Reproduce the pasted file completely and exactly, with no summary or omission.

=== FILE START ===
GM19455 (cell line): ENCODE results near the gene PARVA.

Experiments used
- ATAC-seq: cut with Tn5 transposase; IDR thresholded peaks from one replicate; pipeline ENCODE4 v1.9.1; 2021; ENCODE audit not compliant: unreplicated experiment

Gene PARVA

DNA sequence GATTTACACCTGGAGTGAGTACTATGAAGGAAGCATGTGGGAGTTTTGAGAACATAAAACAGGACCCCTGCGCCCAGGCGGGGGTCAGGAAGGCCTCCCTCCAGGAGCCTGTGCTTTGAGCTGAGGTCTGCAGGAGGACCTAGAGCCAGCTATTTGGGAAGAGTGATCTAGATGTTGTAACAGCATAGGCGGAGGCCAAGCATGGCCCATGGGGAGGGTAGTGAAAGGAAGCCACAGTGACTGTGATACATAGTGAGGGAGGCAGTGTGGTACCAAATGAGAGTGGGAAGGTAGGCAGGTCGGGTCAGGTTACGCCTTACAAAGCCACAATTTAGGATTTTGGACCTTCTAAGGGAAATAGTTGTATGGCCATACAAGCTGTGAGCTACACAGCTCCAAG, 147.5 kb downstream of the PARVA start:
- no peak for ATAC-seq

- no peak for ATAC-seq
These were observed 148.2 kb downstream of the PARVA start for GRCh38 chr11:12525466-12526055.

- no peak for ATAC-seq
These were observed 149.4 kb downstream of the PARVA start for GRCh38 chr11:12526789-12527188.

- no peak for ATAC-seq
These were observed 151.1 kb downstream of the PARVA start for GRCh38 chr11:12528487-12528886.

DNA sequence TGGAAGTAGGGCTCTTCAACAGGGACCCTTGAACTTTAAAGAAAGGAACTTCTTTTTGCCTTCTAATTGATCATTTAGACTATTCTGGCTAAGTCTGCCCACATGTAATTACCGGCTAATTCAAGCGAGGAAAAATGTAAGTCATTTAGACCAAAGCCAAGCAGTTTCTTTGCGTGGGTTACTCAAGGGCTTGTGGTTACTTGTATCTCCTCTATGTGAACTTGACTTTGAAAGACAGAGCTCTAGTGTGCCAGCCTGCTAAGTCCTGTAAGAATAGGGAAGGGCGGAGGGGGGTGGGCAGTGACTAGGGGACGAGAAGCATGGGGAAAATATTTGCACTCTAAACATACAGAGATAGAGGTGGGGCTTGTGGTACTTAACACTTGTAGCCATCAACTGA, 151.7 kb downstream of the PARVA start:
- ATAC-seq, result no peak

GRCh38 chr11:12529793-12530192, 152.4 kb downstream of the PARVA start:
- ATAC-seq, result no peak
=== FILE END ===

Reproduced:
GM19455 (cell line): ENCODE results near the gene PARVA.

Experiments used
- ATAC-seq: cut with Tn5 transposase; IDR thresholded peaks from one replicate; pipeline ENCODE4 v1.9.1; 2021; ENCODE audit not compliant: unreplicated experiment

Gene PARVA

DNA sequence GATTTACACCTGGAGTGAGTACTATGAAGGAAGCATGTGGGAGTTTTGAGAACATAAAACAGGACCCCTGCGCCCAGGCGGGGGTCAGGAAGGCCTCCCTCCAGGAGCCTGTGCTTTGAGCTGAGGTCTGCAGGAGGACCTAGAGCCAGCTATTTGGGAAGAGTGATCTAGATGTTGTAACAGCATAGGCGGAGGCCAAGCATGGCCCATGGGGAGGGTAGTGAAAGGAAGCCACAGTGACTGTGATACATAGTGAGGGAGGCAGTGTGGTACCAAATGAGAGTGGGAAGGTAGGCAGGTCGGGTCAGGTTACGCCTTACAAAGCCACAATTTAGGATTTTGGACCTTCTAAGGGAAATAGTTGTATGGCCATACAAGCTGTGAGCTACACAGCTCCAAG, 147.5 kb downstream of the PARVA start:
- no peak for ATAC-seq

- no peak for ATAC-seq
These were observed 148.2 kb downstream of the PARVA start for GRCh38 chr11:12525466-12526055.

- no peak for ATAC-seq
These were observed 149.4 kb downstream of the PARVA start for GRCh38 chr11:12526789-12527188.

- no peak for ATAC-seq
These were observed 151.1 kb downstream of the PARVA start for GRCh38 chr11:12528487-12528886.

DNA sequence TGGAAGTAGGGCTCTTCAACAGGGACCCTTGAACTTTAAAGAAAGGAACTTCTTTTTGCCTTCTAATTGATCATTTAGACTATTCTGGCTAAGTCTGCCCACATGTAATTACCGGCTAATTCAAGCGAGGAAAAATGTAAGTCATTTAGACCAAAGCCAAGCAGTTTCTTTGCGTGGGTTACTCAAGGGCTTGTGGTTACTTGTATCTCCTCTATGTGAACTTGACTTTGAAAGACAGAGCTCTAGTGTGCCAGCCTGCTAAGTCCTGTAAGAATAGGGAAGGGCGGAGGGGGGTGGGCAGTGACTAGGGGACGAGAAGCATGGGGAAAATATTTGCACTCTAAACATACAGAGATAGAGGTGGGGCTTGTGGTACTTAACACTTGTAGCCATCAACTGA, 151.7 kb downstream of the PARVA start:
- ATAC-seq, result no peak

GRCh38 chr11:12529793-12530192, 152.4 kb downstream of the PARVA start:
- ATAC-seq, result no peak